1. Analytics (collection, management and application of internal and external data)
2. Digital business
3. Digital commerce/customer experience/channels
4. Sales effectiveness
5. Marketing technology

iii. Generating both top- and bottom-line growth
Revenue numbers do matter and they are among the most critical key performance indicators that establish the credibility of a CMO. Credibility comes from delivering top- and bottom-line growth but in no means can they choose to ignore the softer measurements.

Tracking, measuring and communicating results are key. We are competing globally and businesses are becoming much more sophisticated with the advent of big data.

The CMO needs to understand that the marketplace was once full of brands that flourished as a result of exclusivity and that technology is quickly destroying that business model. How? Production, communication and metrics have allowed the source and the buyer to share the same mind space. They have also allowed producers to easily create exactly what people want.

Years ago, a certain part of the market could not be accessed by smaller organizations because they lacked the financial and creative resources necessary to achieve that. Technology has completely ended that. Form and function are moving closer together. The buyer does not have to choose. The product space is becoming more crowded because more people are able to deliver newer products in every category. The lines that distinguish one product from another are blurring. There are still differences in quality, but as technology advances, that will also change. The only thing that will remain is price and customer experience.

Trends are also becoming fluid because industry can now respond more quickly to them. We monitor trends on a minute-to-minute basis. We also have the technology and infrastructure to act on those trends as they happen. This further dilutes the power of simple delivery.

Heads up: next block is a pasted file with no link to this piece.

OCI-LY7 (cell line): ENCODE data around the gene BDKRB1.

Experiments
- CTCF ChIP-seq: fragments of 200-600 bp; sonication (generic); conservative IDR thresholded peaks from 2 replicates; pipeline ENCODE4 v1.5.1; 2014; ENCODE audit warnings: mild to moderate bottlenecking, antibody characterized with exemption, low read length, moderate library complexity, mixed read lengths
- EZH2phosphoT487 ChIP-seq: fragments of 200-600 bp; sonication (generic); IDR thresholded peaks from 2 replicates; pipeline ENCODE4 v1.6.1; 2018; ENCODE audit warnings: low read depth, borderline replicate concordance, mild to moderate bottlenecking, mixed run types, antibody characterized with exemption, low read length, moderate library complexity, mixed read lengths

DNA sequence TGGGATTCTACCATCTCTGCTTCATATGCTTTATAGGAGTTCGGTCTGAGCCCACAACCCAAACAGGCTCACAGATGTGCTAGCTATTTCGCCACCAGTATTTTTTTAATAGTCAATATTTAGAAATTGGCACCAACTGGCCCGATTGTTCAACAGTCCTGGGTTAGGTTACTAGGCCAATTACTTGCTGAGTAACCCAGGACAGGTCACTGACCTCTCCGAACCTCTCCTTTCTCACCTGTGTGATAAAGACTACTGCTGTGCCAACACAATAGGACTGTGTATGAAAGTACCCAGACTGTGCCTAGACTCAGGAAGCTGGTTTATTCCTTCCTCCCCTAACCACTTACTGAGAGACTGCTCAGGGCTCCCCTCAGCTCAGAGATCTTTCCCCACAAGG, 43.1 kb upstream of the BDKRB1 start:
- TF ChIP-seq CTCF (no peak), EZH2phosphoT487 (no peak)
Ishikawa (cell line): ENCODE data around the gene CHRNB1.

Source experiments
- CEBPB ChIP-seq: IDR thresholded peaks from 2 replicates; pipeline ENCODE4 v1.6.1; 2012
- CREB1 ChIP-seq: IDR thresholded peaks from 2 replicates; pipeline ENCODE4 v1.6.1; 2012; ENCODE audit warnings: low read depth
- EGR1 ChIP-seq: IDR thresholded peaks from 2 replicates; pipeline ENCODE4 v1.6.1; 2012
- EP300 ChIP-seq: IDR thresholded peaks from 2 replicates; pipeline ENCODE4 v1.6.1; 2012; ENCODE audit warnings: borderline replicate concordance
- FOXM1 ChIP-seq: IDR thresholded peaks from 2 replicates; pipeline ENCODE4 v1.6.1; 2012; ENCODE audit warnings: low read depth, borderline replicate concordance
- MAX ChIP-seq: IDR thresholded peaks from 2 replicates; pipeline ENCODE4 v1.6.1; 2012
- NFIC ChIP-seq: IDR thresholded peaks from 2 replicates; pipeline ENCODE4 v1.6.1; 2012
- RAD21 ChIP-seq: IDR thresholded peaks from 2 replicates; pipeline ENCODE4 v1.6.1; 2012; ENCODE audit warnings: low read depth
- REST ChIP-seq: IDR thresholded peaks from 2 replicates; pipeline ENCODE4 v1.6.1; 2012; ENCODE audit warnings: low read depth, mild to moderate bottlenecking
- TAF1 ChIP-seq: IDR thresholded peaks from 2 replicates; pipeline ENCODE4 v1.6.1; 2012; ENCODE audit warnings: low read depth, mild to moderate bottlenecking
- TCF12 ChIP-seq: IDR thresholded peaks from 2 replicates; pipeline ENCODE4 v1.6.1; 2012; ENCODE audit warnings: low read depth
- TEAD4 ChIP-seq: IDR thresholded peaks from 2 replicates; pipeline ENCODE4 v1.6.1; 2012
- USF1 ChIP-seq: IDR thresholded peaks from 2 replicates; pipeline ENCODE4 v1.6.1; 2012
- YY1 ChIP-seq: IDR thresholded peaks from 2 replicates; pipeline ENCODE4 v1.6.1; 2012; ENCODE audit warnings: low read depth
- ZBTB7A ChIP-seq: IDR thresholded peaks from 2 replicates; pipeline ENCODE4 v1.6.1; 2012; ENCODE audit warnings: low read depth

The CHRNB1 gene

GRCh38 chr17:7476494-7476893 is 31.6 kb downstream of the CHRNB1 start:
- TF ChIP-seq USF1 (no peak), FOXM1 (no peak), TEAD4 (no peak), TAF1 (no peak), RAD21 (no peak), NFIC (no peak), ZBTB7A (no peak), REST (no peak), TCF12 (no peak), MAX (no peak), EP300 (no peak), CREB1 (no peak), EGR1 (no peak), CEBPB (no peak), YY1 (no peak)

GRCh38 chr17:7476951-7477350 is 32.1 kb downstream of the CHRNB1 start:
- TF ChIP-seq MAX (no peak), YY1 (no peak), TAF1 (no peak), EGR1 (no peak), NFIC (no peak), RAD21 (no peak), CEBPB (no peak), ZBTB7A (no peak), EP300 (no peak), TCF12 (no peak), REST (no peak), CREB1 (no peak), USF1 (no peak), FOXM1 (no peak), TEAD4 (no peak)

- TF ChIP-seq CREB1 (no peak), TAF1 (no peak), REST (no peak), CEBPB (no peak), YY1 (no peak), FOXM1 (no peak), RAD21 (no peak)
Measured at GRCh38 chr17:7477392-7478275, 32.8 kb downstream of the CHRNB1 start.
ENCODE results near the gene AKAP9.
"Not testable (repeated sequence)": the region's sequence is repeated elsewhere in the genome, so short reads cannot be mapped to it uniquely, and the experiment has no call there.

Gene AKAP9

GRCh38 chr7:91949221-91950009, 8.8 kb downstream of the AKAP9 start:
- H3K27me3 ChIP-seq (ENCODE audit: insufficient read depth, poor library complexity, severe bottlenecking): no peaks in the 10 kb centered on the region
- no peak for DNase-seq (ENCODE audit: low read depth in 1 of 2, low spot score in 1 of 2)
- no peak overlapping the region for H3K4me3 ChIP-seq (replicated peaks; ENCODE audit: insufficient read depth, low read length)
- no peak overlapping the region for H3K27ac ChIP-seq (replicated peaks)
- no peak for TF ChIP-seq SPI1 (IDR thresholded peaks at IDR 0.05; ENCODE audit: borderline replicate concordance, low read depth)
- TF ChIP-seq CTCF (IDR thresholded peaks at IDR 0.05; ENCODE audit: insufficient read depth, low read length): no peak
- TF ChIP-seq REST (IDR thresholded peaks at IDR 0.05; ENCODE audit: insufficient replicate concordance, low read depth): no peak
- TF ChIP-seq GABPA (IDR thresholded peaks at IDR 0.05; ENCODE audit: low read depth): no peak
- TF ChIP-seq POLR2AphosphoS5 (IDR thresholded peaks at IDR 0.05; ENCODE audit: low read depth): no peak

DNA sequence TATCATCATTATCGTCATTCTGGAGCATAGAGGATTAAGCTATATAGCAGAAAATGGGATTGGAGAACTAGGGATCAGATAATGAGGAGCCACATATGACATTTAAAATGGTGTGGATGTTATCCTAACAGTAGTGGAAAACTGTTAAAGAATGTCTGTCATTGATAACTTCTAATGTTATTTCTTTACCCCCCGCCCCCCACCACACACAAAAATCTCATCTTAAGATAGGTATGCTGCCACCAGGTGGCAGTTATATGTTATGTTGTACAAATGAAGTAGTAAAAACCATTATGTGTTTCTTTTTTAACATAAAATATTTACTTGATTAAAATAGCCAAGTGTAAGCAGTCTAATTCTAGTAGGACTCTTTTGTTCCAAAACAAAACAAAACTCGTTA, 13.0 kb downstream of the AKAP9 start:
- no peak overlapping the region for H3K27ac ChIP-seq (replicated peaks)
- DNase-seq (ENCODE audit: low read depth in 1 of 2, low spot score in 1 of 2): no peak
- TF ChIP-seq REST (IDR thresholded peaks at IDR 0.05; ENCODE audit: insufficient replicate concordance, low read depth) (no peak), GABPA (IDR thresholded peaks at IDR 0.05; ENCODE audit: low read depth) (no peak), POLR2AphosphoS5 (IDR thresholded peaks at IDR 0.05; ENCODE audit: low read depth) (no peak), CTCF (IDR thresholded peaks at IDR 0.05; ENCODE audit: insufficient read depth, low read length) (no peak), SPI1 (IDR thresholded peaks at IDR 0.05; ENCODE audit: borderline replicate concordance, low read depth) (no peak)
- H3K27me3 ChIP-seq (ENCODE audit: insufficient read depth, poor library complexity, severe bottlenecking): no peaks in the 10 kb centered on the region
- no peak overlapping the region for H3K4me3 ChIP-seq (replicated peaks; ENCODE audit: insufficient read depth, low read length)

Metrics are important to today's CMO not just because they give direction, but also because they provide the most current information available. The significance of real-time data will vary with each industry, but there is no dismissing the importance of current information, especially if it reveals a dramatic change. We’ve long moved from predictive analytics – we’re in the age of situational awareness and everything is real-time.

A CMO must not just consider, apply and maintain the metrics; he must focus on those that offer the most substance. Metrics are nothing without good interpretation. A pile of data is meaningless unless the CMO has an intimate understanding of the market to know which metrics matter most. For instance, how many units are sold may not be important because the business may be selling services for those units.

It may only matter how popular the product is with a specific demographic rather than all. As the lines are blurring among the C-suite, a key factor for a CMO to consider is his growing role in technology procurement. Are you as a CMO becoming more and more of a martech person every day? If not, start now!

Disclaimer: The views expressed in the article above are those of the authors' and do not necessarily represent or reflect the views of this publishing house